One of the things many people have been shocked to learn, in the aftermath of the Ethiopian Airlines Boeing 737 MAX crash, is that the FAA delegates much of the certification process to the aircraft manufacturer.
People are shocked, shocked, that a company would be able to ‘self-certify’ and suggest this is some sort of dereliction of duty when nothing could be further from the truth.
I’ve pointed out that it’s simply not possible for the FAA or any civil aeronautics agency to have the expertise necessary to do it themselves. In fact it’s been FAA practice since 1956 and aircraft and airlines have become incredibly safe – increasingly so – during this time.
There cannot possibly be enough FAA engineers to learn, supervise, and test everything. And they cannot possibly have sufficient expertise in the technology to do so. First, compare numbers:
1100 employees — 400 are dedicated to administrative and management personnel. So roughly 700 individuals are responsible for ALL design approvals, production & continued airworthiness of everything that flies and of that, maybe 400 are engineers. Well under 100 of those engineers are assigned directly to Boeing.
In contrast Boeing employs 45,000 engineers.
Delegation by the way isn’t limited to the United States or to the 737 MAX. We don’t yet know what went wrong in the certification process, just as we don’t yet know exactly what went wrong in the Ethiopian and Lion Air tragedies.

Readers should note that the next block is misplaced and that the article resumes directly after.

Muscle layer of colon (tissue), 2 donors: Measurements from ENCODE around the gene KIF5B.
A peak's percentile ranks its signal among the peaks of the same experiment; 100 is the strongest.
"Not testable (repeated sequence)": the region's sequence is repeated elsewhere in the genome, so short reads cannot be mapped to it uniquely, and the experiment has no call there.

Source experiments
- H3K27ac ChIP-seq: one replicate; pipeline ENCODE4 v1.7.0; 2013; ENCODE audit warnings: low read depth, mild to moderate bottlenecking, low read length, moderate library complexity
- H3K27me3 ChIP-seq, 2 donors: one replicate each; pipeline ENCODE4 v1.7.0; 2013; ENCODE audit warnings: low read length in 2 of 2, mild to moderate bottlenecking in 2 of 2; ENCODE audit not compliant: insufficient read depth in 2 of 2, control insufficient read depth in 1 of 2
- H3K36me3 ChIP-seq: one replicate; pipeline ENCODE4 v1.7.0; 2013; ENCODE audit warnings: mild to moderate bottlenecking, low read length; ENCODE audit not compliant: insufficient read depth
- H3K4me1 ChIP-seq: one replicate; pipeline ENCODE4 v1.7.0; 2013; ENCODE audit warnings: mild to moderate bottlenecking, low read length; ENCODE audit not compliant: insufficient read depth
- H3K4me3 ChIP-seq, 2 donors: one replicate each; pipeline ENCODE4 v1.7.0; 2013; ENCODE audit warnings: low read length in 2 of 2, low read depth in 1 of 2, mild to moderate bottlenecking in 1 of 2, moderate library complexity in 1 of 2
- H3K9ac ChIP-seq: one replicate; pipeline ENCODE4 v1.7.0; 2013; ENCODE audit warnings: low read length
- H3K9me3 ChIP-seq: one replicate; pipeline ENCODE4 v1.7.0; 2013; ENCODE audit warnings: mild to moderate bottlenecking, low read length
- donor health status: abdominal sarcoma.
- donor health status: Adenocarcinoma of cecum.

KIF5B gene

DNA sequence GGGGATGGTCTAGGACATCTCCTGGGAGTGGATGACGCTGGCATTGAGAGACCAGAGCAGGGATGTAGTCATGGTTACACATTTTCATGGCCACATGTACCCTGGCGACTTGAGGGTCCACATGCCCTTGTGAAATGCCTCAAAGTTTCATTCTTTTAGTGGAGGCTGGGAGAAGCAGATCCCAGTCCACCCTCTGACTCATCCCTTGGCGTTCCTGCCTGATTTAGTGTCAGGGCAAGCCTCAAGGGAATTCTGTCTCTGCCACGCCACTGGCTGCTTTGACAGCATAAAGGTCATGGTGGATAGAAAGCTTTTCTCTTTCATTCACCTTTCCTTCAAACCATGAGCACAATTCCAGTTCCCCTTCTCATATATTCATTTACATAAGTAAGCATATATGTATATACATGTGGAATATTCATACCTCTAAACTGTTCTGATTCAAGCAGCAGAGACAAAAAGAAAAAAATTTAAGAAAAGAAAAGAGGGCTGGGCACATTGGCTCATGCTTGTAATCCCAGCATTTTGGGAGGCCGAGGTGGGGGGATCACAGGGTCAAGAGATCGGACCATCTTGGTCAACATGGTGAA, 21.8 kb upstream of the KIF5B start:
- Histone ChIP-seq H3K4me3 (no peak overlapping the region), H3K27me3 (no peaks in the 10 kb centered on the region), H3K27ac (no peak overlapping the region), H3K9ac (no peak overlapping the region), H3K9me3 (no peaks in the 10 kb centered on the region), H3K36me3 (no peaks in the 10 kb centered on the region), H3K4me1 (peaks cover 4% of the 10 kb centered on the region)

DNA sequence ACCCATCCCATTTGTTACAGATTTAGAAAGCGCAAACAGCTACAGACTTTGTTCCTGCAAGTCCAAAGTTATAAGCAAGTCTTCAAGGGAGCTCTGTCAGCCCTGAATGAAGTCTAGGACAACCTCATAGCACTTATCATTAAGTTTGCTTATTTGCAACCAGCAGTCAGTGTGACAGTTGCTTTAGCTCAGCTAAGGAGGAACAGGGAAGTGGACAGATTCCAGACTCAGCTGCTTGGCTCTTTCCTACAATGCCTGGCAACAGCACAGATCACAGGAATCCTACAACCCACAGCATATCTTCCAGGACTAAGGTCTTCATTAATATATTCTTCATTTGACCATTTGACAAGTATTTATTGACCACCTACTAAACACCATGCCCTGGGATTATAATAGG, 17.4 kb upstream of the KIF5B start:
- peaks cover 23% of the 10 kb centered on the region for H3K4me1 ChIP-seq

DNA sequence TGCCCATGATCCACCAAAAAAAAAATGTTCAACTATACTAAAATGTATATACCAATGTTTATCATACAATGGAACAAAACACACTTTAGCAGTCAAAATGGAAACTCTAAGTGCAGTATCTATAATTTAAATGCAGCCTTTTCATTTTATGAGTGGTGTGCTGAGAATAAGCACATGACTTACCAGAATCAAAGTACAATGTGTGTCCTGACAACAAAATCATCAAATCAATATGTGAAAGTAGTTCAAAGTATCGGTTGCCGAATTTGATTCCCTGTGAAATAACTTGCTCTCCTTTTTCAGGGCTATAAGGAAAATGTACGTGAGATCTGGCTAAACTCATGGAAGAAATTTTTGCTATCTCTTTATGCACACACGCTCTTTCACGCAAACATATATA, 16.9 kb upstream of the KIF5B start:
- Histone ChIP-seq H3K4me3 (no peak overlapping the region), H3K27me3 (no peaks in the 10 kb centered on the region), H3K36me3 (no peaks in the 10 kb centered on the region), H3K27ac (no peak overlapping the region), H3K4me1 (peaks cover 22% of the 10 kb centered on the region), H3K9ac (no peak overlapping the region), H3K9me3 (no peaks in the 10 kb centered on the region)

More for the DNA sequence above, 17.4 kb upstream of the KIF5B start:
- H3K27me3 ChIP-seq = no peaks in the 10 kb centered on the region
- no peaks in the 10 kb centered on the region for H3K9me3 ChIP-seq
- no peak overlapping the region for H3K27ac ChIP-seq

Certainly design elements of the 737 MAX led to software improvements to enhance the safety of the aircraft, but which are vulnerable to faulty Angle of Attack readings. And there are reports that risk created by such an error was understated during the certification process. We certainly have no reason to believe that the FAA could have done a better job on this score.
Ultimately aviation is made increasingly safe by careful determination of the probably cause of each and every incident, and making changes to procedures and technology based on that learning. When something goes wrong it’s because the situation hasn’t ever happened before, or because someone fails to follow procedure. The standardization of processes, and improvement in processes, makes air travel remarkably safe.
And part of this very process has been the FAA’s supervised delegation system, and similar programs around the world.
In any case, legislators who are grandstanding on the delegation issue should at a minimum reveal that it’s authorized by legislation and they haven’t ever previously taken steps to curtail the practice. What that would reveal is that the process has worked, that we’re now investigating incidents where it’s reasonable to question (and improve) the process, but pointing fingers at the FAA at this point seems misplaced.